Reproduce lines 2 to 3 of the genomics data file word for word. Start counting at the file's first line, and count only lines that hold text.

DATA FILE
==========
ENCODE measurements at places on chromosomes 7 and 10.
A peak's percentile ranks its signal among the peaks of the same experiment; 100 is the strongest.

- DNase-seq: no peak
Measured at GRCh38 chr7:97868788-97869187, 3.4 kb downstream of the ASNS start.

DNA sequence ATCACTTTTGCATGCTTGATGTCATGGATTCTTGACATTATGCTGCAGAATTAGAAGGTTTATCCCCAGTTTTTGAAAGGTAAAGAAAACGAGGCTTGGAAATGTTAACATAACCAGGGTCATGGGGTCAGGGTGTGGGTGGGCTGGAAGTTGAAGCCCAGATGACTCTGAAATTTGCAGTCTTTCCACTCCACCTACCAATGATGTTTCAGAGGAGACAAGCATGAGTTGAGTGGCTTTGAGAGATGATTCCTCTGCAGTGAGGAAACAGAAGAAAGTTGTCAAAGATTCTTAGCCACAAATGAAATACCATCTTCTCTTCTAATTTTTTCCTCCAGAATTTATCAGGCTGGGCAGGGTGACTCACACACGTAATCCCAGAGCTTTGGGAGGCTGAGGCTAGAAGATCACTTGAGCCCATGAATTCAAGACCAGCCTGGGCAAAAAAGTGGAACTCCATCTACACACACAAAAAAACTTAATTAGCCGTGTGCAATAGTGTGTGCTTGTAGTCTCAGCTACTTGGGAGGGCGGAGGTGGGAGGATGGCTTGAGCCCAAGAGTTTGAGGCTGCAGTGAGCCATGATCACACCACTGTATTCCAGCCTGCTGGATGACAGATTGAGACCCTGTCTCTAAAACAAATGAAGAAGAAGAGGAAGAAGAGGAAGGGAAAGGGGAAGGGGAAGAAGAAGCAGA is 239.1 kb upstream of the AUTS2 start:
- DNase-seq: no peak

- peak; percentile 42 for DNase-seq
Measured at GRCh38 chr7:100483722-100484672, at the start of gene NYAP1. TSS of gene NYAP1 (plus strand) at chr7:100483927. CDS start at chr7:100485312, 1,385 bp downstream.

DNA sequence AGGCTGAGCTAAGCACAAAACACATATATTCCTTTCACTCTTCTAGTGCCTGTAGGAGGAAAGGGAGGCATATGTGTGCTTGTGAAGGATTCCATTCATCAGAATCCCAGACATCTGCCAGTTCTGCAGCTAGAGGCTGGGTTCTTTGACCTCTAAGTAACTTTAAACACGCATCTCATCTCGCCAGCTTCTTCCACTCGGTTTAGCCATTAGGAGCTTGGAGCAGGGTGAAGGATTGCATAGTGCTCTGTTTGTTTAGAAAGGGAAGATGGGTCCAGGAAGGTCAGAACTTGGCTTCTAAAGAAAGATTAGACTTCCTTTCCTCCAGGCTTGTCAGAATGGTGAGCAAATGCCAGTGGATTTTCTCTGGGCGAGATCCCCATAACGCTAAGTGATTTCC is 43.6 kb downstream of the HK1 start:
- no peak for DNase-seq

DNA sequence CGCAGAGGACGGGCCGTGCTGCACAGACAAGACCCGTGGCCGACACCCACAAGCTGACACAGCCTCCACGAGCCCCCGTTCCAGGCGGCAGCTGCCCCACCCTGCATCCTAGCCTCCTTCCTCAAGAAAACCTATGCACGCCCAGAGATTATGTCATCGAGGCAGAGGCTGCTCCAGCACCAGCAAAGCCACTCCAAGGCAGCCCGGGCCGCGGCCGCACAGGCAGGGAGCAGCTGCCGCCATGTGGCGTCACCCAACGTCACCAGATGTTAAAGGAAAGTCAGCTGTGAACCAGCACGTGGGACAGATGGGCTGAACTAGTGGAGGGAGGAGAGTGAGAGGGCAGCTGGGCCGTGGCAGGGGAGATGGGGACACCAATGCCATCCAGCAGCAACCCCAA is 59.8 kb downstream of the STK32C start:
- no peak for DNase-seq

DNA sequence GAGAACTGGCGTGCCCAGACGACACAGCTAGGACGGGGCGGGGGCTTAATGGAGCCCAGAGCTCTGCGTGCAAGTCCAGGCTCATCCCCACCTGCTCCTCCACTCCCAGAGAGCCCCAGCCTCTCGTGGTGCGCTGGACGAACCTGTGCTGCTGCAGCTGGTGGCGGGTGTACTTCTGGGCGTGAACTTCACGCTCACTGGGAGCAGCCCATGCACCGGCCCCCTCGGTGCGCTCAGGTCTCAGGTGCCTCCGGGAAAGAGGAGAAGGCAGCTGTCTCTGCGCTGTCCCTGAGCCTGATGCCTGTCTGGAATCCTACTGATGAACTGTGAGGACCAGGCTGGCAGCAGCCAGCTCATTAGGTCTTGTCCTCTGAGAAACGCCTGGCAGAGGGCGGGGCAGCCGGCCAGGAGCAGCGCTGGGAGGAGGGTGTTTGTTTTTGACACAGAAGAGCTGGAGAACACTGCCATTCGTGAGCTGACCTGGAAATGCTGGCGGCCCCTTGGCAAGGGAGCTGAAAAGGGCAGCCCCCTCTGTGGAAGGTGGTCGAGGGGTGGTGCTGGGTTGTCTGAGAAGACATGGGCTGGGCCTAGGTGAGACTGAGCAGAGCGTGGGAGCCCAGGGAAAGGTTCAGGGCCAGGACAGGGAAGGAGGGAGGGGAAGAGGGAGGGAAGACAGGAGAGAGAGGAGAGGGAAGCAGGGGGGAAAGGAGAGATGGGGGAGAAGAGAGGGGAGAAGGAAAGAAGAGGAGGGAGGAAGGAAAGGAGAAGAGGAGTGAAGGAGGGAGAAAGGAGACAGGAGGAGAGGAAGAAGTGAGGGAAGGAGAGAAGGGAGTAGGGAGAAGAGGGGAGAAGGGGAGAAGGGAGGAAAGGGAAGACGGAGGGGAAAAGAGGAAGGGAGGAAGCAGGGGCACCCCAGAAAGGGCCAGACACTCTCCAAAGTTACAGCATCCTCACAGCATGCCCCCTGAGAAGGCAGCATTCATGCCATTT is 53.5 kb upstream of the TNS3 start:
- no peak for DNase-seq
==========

A peak's percentile ranks its signal among the peaks of the same experiment; 100 is the strongest.

- DNase-seq: no peak